I had read the book, and the movie did a fantastic job of adapting it. It had to entertain the audience with a violent movie about how violent entertainment is bad. It relied on suspense, not action, and did the opposite of glamorizing violence. It made the horror of being selected for the games, or entering the arena from the safe, festive pre-game area feel much more real than the book did.
2. The Dark Knight Rises
Christopher Nolan is my favorite filmmaker. He is awesome. His movies are always smart, exciting, and just really good. Inception is my favorite movie ever, and I love his Batman movies as well. This one was a brilliant finish to the trilogy. Hans Zimmer outdid himself again with the soundtrack.
The Hobbit: An Unexpected Journey
Hypothetically, suppose there was a movie that was boring, but watching it would cure you of cancer. Well, I guess first suppose you had cancer, and then make the previous supposition. Surely the film would be your favorite movie of the year. Giving The Hobbit the number one spot is for analogous reasons. The Hobbit was great as a movie, but it was not the best movie of the year. However, as an adaptation of an epic fantasy classic, it was brilliant. Epic fantasy fans love worlds full of backstory, so it feels like a real place and not just a backdrop for a plotline and some characters. The Hobbit doesn’t relentlessly follow the plotline, and in another movie I’d just call it plodding pacing. But for those who grew up reading about the mythology of middle earth, it’s a delight to spend some quality time there without a constant race to tick off the plot points until the finish. The Dark Knight Rises was a better film, but The Hobbit is special as a new way to experience Middle Earth, and for me that transcends the value of being a better movie.
Thank you for reading my blog! Stop now if you wish to avoid the anti-Luddite ranting part and have a nice day! Especially if you are a Luddite who doesn’t want the error of your ways pointed out to you.
Speaking of The Hobbit, there have been a lot of complaints about the high frame rate (HFR) in The Hobbit. Peter Jackson film the movie in 48 frames per second, which made the movie look much smoother than the 24 fps pretty much every other movie has been in. The camera could pan and move faster without annoying judder and jerkiness, and everything just looked a lot more real, like you were watching a play where the stage moved around and could zoom. It was unlike the 24 fps movies we have all gotten used to. According to polls, most people like the smoother video once they got used to it, and enjoyed how it was no longer the jerky slideshow that we have come to associate with cinema. But a vocal minority have complained that it ruins the magic since it doesn’t feel like a movie. It does take some getting used to, and no, it doesn’t feel like a 24 fps movie. Oh no, change! There are two ways we can go from here:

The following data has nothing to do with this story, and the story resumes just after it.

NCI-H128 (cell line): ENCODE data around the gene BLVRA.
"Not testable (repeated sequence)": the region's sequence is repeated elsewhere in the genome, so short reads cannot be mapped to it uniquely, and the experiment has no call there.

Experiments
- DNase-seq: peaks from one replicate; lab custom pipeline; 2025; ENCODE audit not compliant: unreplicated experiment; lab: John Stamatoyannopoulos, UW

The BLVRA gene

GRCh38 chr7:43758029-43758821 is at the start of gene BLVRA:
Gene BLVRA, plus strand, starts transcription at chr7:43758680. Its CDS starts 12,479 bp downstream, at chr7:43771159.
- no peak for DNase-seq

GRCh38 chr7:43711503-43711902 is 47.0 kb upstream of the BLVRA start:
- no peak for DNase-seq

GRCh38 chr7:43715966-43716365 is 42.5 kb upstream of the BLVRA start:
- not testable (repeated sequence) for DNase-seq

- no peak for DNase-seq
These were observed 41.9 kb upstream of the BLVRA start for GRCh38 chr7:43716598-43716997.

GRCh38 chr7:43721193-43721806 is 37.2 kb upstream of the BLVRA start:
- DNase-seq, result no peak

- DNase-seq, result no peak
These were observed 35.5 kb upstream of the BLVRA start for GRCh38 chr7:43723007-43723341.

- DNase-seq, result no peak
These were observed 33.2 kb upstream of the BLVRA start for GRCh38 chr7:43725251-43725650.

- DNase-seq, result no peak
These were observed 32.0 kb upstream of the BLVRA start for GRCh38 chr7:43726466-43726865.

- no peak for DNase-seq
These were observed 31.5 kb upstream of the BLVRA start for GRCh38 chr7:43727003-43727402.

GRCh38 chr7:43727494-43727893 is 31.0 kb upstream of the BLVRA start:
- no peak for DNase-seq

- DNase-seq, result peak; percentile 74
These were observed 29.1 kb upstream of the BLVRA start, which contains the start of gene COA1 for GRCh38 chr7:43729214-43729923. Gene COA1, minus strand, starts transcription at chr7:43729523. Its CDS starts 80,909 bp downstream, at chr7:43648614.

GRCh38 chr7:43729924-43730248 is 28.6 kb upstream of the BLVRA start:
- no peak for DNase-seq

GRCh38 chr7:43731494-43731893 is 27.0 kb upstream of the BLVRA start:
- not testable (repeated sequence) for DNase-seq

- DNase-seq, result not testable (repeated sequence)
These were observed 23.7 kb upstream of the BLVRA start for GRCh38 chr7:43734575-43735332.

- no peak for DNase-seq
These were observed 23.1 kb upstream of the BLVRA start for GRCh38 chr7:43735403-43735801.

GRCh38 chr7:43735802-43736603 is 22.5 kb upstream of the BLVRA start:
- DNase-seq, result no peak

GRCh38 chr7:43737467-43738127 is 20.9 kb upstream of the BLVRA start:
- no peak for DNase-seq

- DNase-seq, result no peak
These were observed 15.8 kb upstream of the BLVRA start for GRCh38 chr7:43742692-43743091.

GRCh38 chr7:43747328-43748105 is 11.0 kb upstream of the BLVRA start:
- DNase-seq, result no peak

- We can get used to movies being smooth instead of jerky and have headache-free 3D and a new era of cinematography as filmmakers learn to do new things with the new capabilities of 48 fps.
- We can whine about taking the few hours total it will require us to become accustomed to the new format and thus condemn cinema to the jerky, blurry format we were stuck with until recently due to technical (i.e., not artistic) reasons.
I would select the first, but a depressing number of people select the second, so I had to drive 30 miles to see The Hobbit properly the second time since theaters decided not to bother if people would complain anyway. Does film need HFR? No, no more than it needed HD or color. But as with color and HD, people like to create false dichotomies in an effort to discourage progress, because it means change when the status quo is easier. For example, people have said things like, “I prefer a good storyline to ____,” where ____ is the latest technical advance in film, such as HFR, 3D, color, sound, etc. But it’s not one or the other. Did being 24fps and 2D do anything to improve the latest Adam Sandler movie? Change for change’s sake is not necessarily good, but it is foolish to resist change for status quo’s sake. HFR takes getting used to, but it’s worth it.